China and Inner Asia
Ideas about “authenticity” are culturally constructed and historically contingent. What one deems to be genuine or fake, authentic or insincere follows cultural, societal and legal norms agreed upon by particular communities in specific contexts. This panel problematizes stereotypes of China as a “copycat culture" by exploring how attitudes towards authenticity in China were discussed, changed over time and place, and varied between communities and object types. Four major areas are addressed, covering a long time-span from the Neolithic period to the present: Archaeology and Material Culture; Art and Art History; Texts and Manuscripts; and Heritage Management and Preservation. Dr Anke Hein (Oxford) explores how Gansu locals today harness the cultural capital of the past through replication of Neolithic pottery, blurring boundaries between souvenirs and forgeries. Dr Birgitta Augustin (Berlin) discusses personal authenticity as expressed in Ni Zan’s (14th c.) poeyr and painting. Mr Yan Weitian (Kansas) shows how epigraphic sources informed 18th c. debates over the relationship between historicity and authenticity in calligraphy. Dr Patrycja Pendrakowska (Warsaw) explores Chinese views of Western architecture theme parks in southern China, as a vehicle for contrasting cultural expectations of authenticity. The session is chaired by Stephen Little (LACMA) and Bill Chapman (Hawai'i), senior figures in the museum industry and academia, who will guide dialogue. The panel features pre-circulating papers, and unlike traditional formats, speakers will only briefly summarize their main points, with the majority of the session dedicated to discussion. The papers are work in progress, for a planned journal special issue.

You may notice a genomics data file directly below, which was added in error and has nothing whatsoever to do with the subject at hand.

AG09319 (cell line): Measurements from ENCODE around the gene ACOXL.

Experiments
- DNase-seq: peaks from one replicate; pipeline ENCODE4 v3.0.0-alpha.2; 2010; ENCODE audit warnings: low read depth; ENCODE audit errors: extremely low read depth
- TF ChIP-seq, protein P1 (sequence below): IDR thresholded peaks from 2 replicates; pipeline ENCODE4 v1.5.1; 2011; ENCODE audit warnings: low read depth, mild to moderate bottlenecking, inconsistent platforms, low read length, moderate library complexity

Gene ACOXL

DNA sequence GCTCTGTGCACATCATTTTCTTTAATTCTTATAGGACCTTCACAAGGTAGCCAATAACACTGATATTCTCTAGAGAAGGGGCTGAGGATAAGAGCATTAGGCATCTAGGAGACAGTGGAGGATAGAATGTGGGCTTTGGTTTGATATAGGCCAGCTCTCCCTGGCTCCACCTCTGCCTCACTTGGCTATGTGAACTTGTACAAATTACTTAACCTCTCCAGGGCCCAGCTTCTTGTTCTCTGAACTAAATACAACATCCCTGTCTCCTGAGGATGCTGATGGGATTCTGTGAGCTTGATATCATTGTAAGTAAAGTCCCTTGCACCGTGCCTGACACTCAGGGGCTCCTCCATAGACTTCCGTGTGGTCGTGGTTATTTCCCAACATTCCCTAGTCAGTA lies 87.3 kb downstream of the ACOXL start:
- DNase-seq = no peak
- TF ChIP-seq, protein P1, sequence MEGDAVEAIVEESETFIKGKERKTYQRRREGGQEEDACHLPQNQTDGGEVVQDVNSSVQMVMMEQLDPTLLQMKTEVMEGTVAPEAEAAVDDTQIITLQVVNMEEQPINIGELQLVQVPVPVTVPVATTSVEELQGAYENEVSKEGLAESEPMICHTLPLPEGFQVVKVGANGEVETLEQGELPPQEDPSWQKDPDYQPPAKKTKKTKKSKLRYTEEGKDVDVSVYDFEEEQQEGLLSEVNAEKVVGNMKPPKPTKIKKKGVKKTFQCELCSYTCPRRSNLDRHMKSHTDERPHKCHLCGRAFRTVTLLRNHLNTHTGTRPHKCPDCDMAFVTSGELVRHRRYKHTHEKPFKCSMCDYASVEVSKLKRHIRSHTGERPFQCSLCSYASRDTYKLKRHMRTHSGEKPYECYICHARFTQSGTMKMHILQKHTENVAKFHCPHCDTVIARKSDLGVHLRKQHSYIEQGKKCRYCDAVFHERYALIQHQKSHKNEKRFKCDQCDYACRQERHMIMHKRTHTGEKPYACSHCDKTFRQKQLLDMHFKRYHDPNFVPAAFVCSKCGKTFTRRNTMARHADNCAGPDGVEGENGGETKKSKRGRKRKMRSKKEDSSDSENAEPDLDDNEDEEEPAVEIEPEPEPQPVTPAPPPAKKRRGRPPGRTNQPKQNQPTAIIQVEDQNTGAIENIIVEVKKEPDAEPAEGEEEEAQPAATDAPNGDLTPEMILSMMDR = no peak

Virtual Paper Presenter: Anke Hein – University of Oxford
Virtual Paper Presenter: Birgitta Augustin – Museum für Asiatische Kunst, Staatliche Museen zu Berlin
Virtual Paper Presenter: Weitian Yan – University of Kansas
Virtual Paper Presenter: Patrycja Pendrakowska – Humboldt Universität zu Berlin